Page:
That said, you can touch the top of the display to bring up options and the shortcuts to go back home, while a swipe up from the bottom will bring up a scroller to get you through the pages of your document and book more quickly.
That’s touch in a nut shell, and it does the job very well.
But the Voyage also does control in a different way, with Amazon throwing in a haptic feedback controller on each side, with a dot for going back one page and a long vertical line for going forward.
Each of these have buttons underneath that allow you to single-handedly go forward or backward a page comfortably, and since they’re on each side it doesn’t really matter if your left or right handed, you’re provided for.
There’s even a magnet built into the back for letting the Kindle Voyage sit in Amazon’s case made for it, which allows it to snap into place if need be.
We preferred it without the case, though that might be us, and since that case adds a good $75 to the package, it can make it an easy miss (don’t worry, we agree: $75 is a pretty hefty price to pay for a case). That case does bring with it an origami like stand, which will be useful if you plan to read by leaving the book on a desk, but beyond protection and the stand, that’s all it offers.
Battery life is also key here, and we’ve said it before but we’ll say it again: this one is measured in weeks.
On and off use over the course of a month never needed us to charge the Voyage, which is pretty bloody good, and Amazon suggests the battery charge can last as much as six weeks if you read for half an hour per day with the brightness setting at 10.
If you do run out of charge, it is very easy to charge back up, with the international standard microUSB being used to bring the Voyage back to life in the space of three hours.
Other than the microUSB, however, that’s all the wired connectivity the Kindle has, relying on 802.11b/g/n WiFi to connect to your home network for an Amazon account to download books, magazines, and newspapers to. You can also send yourself documents using an email Amazon sets up for you, which is handy too, especially if you want to email yourself an itinerary or something else reasonably important.
Little features complete the package specific to Amazon’s Kindle brand, such as the “experimental” web browser which allows you to look at a few websites before realising it would be so much better on your phone, though it might be useful if you’re keen to read the online news and not just the newspaper you bought from the store.
A mode for kids is also handy, with Kindle FreeTime letting you monitor what your kids are reading and turn the act of reading into a sort of gamified activity earning them achievements throughout it.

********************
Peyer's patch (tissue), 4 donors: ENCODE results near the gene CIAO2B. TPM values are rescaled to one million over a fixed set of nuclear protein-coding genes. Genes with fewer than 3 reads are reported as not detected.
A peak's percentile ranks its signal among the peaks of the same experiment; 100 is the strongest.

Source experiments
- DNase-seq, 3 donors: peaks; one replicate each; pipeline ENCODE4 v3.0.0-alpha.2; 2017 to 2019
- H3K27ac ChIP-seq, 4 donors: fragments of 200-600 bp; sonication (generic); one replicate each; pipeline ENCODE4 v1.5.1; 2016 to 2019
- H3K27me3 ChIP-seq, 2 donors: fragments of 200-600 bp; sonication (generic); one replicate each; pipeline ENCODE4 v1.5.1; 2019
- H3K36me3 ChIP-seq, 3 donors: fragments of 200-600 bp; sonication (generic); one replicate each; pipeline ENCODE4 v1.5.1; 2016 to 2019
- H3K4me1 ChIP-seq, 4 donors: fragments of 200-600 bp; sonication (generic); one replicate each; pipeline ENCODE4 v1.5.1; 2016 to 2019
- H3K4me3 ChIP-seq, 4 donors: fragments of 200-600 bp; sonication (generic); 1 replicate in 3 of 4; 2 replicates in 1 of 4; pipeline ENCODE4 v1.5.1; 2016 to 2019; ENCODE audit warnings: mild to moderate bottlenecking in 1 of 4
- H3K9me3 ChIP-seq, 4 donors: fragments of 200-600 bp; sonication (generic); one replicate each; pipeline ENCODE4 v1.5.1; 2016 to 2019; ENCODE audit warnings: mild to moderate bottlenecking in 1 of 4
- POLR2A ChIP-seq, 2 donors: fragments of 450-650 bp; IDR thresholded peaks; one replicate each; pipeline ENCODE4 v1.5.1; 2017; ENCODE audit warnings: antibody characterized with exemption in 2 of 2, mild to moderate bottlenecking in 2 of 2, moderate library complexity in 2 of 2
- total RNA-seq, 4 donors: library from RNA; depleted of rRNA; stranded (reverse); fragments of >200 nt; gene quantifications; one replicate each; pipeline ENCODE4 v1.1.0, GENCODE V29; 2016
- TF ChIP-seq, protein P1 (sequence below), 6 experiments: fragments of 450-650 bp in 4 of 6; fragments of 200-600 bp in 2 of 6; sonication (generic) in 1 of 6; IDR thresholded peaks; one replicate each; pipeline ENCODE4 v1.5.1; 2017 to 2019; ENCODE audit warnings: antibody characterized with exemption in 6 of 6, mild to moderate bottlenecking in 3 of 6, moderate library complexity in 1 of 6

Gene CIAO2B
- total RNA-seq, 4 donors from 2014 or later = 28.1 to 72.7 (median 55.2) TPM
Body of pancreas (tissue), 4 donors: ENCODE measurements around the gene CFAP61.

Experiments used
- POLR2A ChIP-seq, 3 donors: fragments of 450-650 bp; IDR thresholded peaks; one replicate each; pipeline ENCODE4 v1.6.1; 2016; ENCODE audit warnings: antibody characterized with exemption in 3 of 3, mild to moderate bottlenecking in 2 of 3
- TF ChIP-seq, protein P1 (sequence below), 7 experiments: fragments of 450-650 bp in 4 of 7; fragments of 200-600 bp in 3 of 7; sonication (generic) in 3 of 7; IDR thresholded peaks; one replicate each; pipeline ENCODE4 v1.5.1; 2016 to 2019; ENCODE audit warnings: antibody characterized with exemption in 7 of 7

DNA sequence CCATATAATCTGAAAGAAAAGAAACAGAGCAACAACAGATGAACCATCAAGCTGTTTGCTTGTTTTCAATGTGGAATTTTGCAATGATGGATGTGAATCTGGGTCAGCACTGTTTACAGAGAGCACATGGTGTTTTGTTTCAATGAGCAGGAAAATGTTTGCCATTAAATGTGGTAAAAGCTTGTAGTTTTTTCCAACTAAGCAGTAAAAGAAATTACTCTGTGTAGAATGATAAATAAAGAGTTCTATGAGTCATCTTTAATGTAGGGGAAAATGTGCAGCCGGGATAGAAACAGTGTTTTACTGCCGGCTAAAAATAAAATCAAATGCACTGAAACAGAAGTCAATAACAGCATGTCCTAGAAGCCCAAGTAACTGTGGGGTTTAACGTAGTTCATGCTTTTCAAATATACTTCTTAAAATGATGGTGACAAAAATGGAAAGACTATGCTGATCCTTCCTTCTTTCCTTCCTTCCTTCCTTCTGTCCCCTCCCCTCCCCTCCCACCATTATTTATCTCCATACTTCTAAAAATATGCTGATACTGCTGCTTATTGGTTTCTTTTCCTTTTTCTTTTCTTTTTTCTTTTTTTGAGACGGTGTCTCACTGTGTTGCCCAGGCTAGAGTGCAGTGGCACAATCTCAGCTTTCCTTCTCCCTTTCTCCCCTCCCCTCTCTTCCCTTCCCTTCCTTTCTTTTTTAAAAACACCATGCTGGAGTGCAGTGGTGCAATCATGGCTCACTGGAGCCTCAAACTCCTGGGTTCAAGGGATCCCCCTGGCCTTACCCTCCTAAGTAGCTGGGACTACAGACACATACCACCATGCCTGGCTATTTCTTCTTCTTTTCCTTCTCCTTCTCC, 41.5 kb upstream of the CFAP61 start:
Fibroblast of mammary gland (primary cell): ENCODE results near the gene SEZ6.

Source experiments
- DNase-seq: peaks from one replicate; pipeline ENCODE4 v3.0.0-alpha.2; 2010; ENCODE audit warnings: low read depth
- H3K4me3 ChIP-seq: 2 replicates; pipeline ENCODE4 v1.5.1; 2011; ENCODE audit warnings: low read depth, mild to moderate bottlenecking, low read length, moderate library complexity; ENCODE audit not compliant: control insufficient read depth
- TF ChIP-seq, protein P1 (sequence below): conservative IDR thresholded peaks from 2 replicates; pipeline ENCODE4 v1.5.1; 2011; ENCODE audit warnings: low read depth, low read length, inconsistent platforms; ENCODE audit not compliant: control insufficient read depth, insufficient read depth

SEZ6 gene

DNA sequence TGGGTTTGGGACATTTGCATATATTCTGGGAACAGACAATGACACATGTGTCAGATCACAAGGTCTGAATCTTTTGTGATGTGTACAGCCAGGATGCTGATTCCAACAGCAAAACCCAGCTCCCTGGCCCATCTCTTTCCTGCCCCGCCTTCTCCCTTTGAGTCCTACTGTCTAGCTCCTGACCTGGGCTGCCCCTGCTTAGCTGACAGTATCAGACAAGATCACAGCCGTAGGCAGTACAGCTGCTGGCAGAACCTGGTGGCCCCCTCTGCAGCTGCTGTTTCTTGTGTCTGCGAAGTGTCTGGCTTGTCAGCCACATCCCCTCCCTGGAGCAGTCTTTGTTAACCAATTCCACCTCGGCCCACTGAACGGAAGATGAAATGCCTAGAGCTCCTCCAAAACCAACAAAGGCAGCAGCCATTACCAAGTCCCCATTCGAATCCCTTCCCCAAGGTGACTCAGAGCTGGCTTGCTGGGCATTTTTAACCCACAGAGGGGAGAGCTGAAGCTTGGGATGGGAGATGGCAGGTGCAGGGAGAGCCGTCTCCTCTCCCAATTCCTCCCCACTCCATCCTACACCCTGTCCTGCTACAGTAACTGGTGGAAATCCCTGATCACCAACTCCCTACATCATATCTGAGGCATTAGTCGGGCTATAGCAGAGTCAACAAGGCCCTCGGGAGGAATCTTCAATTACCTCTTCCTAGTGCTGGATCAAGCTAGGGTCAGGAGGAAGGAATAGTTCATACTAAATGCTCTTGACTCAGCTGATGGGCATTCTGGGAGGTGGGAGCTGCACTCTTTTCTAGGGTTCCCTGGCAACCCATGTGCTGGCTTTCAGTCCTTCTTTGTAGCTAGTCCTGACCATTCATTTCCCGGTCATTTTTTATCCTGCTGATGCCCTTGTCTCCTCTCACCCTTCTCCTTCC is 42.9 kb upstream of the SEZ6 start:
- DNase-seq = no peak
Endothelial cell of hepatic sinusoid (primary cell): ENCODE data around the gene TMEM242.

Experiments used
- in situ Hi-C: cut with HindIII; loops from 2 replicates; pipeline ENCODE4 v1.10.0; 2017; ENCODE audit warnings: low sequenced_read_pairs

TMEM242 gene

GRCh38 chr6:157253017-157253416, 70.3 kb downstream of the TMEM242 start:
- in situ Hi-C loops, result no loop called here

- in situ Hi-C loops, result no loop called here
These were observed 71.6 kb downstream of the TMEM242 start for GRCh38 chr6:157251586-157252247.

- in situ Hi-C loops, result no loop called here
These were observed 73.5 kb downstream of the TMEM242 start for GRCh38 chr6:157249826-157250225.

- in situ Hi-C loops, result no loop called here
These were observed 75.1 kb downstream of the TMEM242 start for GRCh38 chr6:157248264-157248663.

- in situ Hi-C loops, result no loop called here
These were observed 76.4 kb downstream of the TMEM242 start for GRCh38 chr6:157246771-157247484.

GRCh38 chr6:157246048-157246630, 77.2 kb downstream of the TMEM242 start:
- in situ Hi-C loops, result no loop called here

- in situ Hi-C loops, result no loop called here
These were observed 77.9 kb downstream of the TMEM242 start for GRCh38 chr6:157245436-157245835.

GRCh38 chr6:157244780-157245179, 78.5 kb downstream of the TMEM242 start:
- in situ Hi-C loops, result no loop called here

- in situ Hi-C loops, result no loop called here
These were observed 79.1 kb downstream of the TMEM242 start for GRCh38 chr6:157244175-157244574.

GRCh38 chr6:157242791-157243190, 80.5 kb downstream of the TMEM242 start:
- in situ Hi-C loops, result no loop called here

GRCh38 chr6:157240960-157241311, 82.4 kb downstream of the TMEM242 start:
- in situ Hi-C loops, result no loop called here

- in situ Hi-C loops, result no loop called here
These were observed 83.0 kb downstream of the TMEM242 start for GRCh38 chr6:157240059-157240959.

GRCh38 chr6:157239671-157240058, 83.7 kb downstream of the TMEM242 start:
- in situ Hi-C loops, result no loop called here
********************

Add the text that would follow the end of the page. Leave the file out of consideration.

Beyond the specs and features, there’s the feel, and while nothing can replace the feel of a book, the Kindle Voyage is a great substitute, employing Amazon’s online bookstore with a device that really does feel like it was made to read with.
It’s comfortable to hold, sits in the hand nicely, and is made for lefties and the more common righties, which is nice to know. The brightness of the screen is excellent, too, and the power button is placed well under the slate on the right.
That lack of thickness is also quite lovely, coming in at 7.6mm and barely feeling heavier than a common smartphone, but spread out better across the 6 inch screen and the framing that surrounds it.
While it’s clear that the Voyage is Amazon’s best Kindle yet, and one we don’t want to give back, the price is also a clear indication that Amazon intends to keep the Kindle one of those exy gadgets.
At $299, the price is a little exy, unless of course you love your digital reading experience and want only the best quality imaginable, which this definitely provides.
Indeed, a hair under the $300 mark makes this a pricey eReader, not least because the screen technology can also be found in a slightly thicker variant for less, with the newly updated 2015 edition of the Paperwhite.
There’s also no 3G in the Australian edition, with Aussies getting the WiFi Voyage only, meaning you can’t buy books out and about unless you have access to a WiFi connection. This probably isn’t such a big deal, mind you, since most of us have smartphones that can turn into hotspots in a heart beat, so you can always get around this, but we like the idea of a global ready 3G connection, and if you still need that, the Kindle Paperwhite has it, albeit in a body that isn’t quite as slim and haptic-friendly as the Voyage.
Reading is certainly changing, and if you love the idea of taking your books with you everywhere you go, it’s hard to go better than the Voyage, easily Amazon’s best Kindle thus far.
It’s a tad expensive, sure, but if you want the best quality, and a screen that responds to where you are, this is the Kindle for you.